Depending on the station and the union restrictions, it's sometimes possible to start out behind the camera and then move on to an on-camera position. Small stations occasionally provide this opportunity. More than one behind-the-camera person, including a female news anchor at a major network station in Los Angeles, stared out this way.
Whatever your goal, it's best to have an alternative plan. In other words, adequately prepare yourself for a job in a second area. You may have to rely on this to pay the bills while you are waiting for the kind of job you want.
This "Plan B" may be a non-broadcast job. This secondary field should be considered when you decide on your college minor.
There has been much debate lately about whether a college degree is worth the time and money involved.
Although those who question this have some good arguments, there is little doubt that a college degree is not only necessary to "get you in the door" for most desirable jobs, but that starting salaries are much higher. Plus, without a degree your chances for promotion, especially to a supervisory capacity, will be limited.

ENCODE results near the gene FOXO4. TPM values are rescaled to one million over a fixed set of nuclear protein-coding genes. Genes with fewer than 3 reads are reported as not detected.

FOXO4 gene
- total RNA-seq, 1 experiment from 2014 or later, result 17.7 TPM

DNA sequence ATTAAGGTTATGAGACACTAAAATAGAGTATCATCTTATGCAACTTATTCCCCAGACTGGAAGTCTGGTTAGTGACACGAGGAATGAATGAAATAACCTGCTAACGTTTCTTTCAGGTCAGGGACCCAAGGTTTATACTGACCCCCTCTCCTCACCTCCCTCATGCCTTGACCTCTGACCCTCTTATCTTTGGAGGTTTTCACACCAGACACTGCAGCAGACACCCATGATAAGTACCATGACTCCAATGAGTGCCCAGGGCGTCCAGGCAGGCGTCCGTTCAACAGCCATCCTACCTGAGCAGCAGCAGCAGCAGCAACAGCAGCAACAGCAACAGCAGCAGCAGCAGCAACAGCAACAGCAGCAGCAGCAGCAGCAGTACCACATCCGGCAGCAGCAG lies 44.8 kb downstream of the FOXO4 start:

Although some successful people brag that they made it without a college degree, keep in mind it was much easier a decade or two ago when they probably got their start.
With a host of new college graduates to choose from each year, employers can now easily specify a college degree as a basic requirement. You may find some helpful information on college scholarships, awards, etc., at the Broadcast Education Association Web Page.
What should you major in while in college?
It certainly helps to major in a field that will directly apply to your aspirations: Telecommunications, Broadcasting, TV Production, Broadcast News, etc.
Note the table in the right that unemployment is directly related to education, with high school dropouts constituting almost half of the unemployed and those with college degrees representing only 4% of the unemployed.
Dollars and Cents